Bookish Twins

Not a Drop to Drink

Not a Drop to Drink

Not a Drop to Drink

by Mindy McGinnis

Genre: YA Post-Apoclyptic
Published: September 24th 2013
by Katherine Teagen Books




Lynn knows every threat to her pond: drought, a snowless winter, coyotes, and, most importantly, people looking for a drink. She makes sure anyone who comes near the pond leaves thirsty, or doesn't leave at all.

Confident in her own abilities, Lynn has no use for the world beyond the nearby fields and forest. Having a life means dedicating it to survival, and the constant work of gathering wood and water. Having a pond requires the fortitude to protect it, something Mother taught her well during their quiet hours on the rooftop, rifles in hand.

But wisps of smoke on the horizon mean one thing: strangers. The mysterious footprints by the pond, nighttime threats, and gunshots make it all too clear Lynn has exactly what they want, and they won’t stop until they get it….


Do you know how to tell if a book is beyond awesome? It will a) give you an incredibly book-hangover, b) surprise you beyond belief, and c) brutally rip your heart out. Not a Drop to Drink did all three. Woot. Yay. Thank you for destroying my soul. GIVE THIS BOOK 5-STARS AND A FEW AWARDS, PLEASE!!!!!!

I’m not exaggerating. I adored this book. Everything: characters, writing, plot – it exceeded everything I’d betted on.

For starters, I assumed this would be a journey book. I assumed the author would fling Lynn (narrator) out of her house and away from her pond and make her journey to some far off city and have an adorable romance on the way. WRONG. And, seriously, I am SO glad I was wrong. I’m doing a happy dance because I’m so glad I was wrong! I can usually predict books, and I get kind of bored. But no boredom here. I have full adoration for this book.

Characters? I looove the characters. Lynn is tough. The phrase “tough as leather” fits her perfectly. In this post-apocalyptic world, where water is scarce, and there’s no law, she’s grown up shooting people to defend her pond. The pond keeps her and her mother alive. When you’ve lived like that ALL your life, you turn into this tough, capable person. Lynn has no compassion. No heart. HA. That’s what she leads us to believe at first.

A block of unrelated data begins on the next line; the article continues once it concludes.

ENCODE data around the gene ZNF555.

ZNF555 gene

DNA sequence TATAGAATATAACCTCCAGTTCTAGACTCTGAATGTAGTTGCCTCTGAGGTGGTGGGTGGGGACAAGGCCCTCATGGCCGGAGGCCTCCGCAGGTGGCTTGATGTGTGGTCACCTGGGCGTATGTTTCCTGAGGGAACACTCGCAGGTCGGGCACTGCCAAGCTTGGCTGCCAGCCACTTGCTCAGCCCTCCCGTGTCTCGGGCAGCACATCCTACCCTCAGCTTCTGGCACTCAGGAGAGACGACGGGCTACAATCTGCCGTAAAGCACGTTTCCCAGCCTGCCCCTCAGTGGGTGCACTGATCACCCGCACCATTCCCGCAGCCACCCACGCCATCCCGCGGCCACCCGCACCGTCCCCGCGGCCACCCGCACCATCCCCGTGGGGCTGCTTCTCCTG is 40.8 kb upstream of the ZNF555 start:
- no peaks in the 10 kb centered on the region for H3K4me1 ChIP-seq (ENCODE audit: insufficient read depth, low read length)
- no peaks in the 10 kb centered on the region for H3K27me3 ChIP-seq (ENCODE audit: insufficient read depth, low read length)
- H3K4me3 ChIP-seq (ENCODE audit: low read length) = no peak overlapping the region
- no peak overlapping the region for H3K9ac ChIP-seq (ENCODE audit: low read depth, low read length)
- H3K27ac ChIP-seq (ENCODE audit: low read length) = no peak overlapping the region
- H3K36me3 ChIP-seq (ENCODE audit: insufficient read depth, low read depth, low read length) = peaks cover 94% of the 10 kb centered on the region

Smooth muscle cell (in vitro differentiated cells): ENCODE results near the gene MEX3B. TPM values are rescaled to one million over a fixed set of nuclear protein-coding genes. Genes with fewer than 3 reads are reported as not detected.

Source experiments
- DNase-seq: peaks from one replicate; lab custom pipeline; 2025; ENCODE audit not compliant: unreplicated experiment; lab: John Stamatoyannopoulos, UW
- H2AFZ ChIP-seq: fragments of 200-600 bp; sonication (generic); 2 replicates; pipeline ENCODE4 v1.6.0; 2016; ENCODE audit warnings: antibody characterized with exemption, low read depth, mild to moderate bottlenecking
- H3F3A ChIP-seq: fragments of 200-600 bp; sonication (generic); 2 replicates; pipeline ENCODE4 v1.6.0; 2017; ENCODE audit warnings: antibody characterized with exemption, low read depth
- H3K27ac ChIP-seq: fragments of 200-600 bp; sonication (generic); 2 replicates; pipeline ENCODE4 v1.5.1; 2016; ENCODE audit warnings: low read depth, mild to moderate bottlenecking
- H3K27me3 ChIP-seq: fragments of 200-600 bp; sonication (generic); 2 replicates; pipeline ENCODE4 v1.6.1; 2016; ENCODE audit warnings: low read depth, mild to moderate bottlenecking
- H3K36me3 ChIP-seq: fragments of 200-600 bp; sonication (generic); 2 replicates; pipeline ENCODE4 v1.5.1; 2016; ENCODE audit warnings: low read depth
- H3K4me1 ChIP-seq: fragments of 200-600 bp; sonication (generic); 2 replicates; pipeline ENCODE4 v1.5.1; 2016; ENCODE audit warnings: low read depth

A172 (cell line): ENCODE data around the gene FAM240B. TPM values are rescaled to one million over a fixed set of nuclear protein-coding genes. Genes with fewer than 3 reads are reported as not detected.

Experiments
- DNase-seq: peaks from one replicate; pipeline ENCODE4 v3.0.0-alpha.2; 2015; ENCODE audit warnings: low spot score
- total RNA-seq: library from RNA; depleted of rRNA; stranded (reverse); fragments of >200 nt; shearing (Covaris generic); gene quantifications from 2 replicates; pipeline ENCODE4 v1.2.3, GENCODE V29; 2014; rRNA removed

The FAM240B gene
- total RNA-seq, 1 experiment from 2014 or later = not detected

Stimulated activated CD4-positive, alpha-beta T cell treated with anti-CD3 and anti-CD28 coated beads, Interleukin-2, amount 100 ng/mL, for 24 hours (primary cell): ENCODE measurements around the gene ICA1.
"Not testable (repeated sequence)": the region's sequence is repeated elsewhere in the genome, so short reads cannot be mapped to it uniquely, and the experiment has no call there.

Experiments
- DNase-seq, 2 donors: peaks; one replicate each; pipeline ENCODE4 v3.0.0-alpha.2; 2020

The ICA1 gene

You know what I loved about Lynn? She was tough AND had a sweet side. It bothers me when “strong” girls are portrayed as unfeeling and snarky, and then have to change throughout the book. Whaaaat? Why can’t we girls be tough and strong AND compassionate, but not have to end the book crying into boyfriend’s arms? Don’t get me wrong: I like soft girls in books as much as tough ones. But, I hate the concept of having to become “weak” (basically) in order to properly finish a book. Lynn definitely softened as the book went along. Her tongue didn’t. And her demeanor didn’t. But her heart changed. And it was beautiful. I think she was 100% beautiful the whole time, because she was bitter and loving all at once.

As for the other characters? Oh gosh, Stebbs was awesome. He oozed strength, but softness and compassion. I LOVED Lucy! She was 5-years-old and a bubbly little wisp. My only complaint is that “Lucy” and “Lynn” are so similar. Being in 3rd person, I got confused constantly reading the two names. Eli was also awesome. Romance is NOT a huge part of this book. It’s like a side-dish. Eli was sweet and musical, but tough as nails when he needed to be. And he loved fiercely.

The writing was blow-me-away beautiful. I can’t believe how awesome it was! It was in 3rd person, which I love, but it was so intimate and focused on Lynne’s voice, it was practically in 1st. The description is bare bones. LOVE LOVE LOVE. Writing that cuts the fluff and gets down to details, sensory images, and feels-killing sentences always wins me. If I could ever write half as good as this, I would die happy.

I couldn’t predict it. The writing was gorgeous. The characters were breathtaking. The setting was. freaking. awesome. The ending crushed my soul like a grape…

I’m sorry? Did you want me to say something coherent? Forget it.


Is that enough persuasion for you?


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